Dear Parishioners,
I do not usually refer to Greek philosophy in my homilies. But that does not mean that the great ideas of minds such as Plato or Aristotle are irrelevant to the gospel. In fact, the teachings of these founders of Western Civilization have been used by the Catholic Church throughout the centuries to shape many of the theological beliefs that we find in the catechism. Their beliefs have also deeply influenced the thinking of saints such as Saints Augustine and Thomas Aquinas. Moreover, in today’s gospel Jesus is arguing with the Sadducees over two questions, which are central to Greek philosophy: Who Is God? And what happens after death? Against the position of the Sadducees, Jesus argues that after death there is a resurrection from the dead. How does he argue this? From the scriptures. He says that at the burning bush, God revealed to Moses that God was the God of Abraham, Isaac, and Jacob. All these ancestors were dead. But if God was still their God, they must, in some sense, still be alive. Because God is not God of the dead but God of the living.

Now I know this argumentation by Jesus is far from clear, but its conclusion is obvious. Our God is not God of the dead but God of the living. We find God, not in death, but in life. Conversely whenever we encounter life, we also encounter God’s presence. It is in life that we find the reflection of God. Therefore, life is a portal, a threshold to God.

But where in life do we find God? That is a deeper question. Here is where the Greek philosophers become useful. They thought extensively about such questions. There was a consensus in Greek philosophy that there were three places in life where God was most clearly reflected: in that which was good, in that which was true, and in that which was beautiful. Greek philosophy believed that whenever you encountered goodness in life, whether that was moral goodness or human goodness, goodness reflected God. Whenever you encountered truth in life, whether that truth was correctness or responsibility or honesty, in truth God was present. Whenever you encountered beauty, beauty you could see or hear or touch, beauty reflected God.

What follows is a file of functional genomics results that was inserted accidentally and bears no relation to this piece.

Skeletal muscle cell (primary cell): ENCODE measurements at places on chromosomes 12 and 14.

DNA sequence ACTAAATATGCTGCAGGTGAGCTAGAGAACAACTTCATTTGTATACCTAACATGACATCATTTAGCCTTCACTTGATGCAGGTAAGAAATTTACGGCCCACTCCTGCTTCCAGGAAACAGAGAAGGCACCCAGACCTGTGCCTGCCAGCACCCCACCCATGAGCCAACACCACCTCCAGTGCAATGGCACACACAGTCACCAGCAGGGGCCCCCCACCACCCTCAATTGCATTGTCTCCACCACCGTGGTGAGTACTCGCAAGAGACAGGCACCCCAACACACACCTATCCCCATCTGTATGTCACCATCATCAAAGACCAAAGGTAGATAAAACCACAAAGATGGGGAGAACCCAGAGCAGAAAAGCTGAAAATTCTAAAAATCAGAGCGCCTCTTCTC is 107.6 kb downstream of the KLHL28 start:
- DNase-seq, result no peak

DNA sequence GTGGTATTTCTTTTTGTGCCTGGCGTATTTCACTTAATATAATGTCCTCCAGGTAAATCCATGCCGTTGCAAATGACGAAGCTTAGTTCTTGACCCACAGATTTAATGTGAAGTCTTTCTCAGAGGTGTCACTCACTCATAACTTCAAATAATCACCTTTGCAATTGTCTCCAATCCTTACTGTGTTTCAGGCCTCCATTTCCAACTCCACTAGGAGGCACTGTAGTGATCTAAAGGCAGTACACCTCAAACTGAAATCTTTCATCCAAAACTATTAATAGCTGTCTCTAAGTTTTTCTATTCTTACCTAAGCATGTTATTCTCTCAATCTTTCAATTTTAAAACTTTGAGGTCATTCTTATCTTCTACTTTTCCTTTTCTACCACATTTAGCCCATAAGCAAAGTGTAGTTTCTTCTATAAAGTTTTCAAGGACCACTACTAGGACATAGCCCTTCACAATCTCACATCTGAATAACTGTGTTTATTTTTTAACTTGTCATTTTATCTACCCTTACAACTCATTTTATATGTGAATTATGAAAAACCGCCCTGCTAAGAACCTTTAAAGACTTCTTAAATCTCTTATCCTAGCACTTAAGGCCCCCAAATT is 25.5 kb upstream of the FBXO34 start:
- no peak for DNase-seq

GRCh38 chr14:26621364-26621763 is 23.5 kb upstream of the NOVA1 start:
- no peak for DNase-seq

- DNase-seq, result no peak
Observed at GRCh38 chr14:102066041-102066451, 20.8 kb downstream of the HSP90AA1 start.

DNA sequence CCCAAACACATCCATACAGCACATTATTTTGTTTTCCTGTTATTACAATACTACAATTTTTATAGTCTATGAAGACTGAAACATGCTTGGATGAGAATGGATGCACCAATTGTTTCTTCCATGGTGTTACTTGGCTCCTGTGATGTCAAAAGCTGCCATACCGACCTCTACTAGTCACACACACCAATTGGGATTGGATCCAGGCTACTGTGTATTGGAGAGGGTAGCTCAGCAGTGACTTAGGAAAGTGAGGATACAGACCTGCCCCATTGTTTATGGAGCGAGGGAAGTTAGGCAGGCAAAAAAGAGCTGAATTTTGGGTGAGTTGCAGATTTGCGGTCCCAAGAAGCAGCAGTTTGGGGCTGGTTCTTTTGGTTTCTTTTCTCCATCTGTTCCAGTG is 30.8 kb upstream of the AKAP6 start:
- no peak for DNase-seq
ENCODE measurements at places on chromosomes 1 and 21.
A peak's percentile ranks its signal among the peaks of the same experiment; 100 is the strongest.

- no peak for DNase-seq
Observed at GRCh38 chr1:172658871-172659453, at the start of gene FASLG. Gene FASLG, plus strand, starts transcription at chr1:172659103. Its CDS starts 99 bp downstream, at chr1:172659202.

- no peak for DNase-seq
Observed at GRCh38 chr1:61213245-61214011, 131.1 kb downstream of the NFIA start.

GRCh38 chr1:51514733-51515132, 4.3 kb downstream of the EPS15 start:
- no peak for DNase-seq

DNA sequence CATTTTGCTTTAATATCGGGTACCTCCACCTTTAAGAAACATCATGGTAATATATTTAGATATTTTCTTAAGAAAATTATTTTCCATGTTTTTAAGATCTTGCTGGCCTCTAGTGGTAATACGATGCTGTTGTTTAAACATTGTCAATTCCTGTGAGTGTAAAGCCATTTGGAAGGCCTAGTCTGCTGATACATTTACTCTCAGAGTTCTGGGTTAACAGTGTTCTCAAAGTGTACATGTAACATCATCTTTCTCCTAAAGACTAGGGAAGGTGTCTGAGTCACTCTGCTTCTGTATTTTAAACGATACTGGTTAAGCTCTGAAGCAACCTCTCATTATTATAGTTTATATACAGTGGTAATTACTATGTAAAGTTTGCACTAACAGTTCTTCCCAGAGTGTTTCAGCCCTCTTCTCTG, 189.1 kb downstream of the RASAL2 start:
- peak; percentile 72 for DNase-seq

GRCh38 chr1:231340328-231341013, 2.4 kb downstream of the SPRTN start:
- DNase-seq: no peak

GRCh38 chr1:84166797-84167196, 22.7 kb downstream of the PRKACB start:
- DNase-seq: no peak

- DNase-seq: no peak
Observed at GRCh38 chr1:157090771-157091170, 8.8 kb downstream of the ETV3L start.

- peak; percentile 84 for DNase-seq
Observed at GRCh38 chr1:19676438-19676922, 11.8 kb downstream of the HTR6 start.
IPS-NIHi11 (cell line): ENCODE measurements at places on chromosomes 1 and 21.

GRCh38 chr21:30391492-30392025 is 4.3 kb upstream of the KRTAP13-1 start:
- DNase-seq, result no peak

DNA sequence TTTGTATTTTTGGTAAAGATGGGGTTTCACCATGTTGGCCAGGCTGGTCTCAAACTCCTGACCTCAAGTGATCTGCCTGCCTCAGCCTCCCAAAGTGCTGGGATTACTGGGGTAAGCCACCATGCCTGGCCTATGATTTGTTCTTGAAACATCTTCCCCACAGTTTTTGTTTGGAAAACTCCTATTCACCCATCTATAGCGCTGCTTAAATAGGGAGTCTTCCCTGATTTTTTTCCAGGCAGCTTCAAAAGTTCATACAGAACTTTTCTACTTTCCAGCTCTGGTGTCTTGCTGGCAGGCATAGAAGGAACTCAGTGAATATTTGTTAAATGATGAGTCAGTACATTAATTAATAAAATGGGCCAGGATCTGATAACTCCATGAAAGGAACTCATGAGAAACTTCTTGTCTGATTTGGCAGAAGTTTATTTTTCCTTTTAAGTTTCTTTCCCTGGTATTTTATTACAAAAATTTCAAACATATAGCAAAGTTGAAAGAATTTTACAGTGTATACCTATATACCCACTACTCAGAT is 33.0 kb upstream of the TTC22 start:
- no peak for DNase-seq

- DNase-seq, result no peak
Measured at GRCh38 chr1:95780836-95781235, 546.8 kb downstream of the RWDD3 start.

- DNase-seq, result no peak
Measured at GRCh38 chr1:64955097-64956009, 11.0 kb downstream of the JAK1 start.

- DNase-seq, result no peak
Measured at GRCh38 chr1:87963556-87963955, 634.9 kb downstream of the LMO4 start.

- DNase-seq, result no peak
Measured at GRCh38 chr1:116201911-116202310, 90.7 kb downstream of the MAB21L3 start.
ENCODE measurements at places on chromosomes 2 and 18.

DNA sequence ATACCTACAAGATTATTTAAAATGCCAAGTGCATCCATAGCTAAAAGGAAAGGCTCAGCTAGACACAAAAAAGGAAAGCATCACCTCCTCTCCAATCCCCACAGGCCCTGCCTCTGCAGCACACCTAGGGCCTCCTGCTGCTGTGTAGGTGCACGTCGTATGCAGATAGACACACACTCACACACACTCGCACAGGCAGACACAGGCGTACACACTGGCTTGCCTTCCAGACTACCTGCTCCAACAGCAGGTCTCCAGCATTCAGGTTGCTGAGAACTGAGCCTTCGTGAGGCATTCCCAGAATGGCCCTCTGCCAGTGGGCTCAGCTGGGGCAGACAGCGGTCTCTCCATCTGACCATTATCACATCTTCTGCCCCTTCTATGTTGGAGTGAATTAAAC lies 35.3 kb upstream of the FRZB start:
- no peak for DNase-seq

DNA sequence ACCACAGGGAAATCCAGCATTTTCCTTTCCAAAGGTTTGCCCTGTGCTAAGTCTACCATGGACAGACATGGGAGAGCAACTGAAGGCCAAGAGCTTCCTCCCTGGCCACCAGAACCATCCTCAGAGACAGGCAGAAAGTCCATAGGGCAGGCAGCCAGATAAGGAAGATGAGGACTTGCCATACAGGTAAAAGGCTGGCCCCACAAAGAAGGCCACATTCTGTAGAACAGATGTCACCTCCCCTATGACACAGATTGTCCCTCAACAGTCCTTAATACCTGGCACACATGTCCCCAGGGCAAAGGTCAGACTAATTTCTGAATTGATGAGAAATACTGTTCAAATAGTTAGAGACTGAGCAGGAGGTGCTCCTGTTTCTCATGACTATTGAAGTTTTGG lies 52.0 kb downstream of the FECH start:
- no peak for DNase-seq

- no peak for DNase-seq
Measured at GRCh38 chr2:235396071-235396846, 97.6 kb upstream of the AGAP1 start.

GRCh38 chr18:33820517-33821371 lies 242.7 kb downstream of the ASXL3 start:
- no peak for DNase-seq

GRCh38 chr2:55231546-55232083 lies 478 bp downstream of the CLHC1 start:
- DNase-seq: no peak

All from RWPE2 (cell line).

Now I think we regularly associate God with goodness and truth, but how often do we associate God with beauty? This insight is the new learning which results from my convoluted discourse about Greek Philosophy and the gospel. Our God is a God of life. And one of the places in life where God can be encountered is in that which is beautiful. Beautiful things convey to us the presence and the power of God. It is important that we see beauty in that way.

So here is my practical suggestion for the week, be attentive to the beauty in your life. Be attentive this week to the beautiful things you experience and do so with the religious sense that in that beauty you encounter the living God. If you by chance this week were to see one of our beautiful fall sunsets, do not simply let its beauty enter your eye. Pause and let it touch your heart. Then say to yourself, “God is near.” If you stop in to check on your four-year-old son as he sleeps, pause long enough to see in the beauty of his innocence the truth that God is present. If you see two teen-agers walking hand-in-hand in the mall, so connected and so unaware of what yet still lies ahead, see in the beauty of their relationship the truth that God is still with us. When you come to your wits end, when you simply need a break from all your responsibilities, take a moment and walk in the park. Let the beauty that surrounds you touch you. Or listen to a favorite piece of music and sense in its beauty the love and power of God.

Use such moments of beauty as a prayer, as a prayer which says: Of all the things I experience today, let me not miss this moment. For in the beauty of this moment I experience you, Lord. I can touch your love and your strength. In this beauty I can know that you are my God—not God of the dead, but God of the living.

Fr. Monteleone

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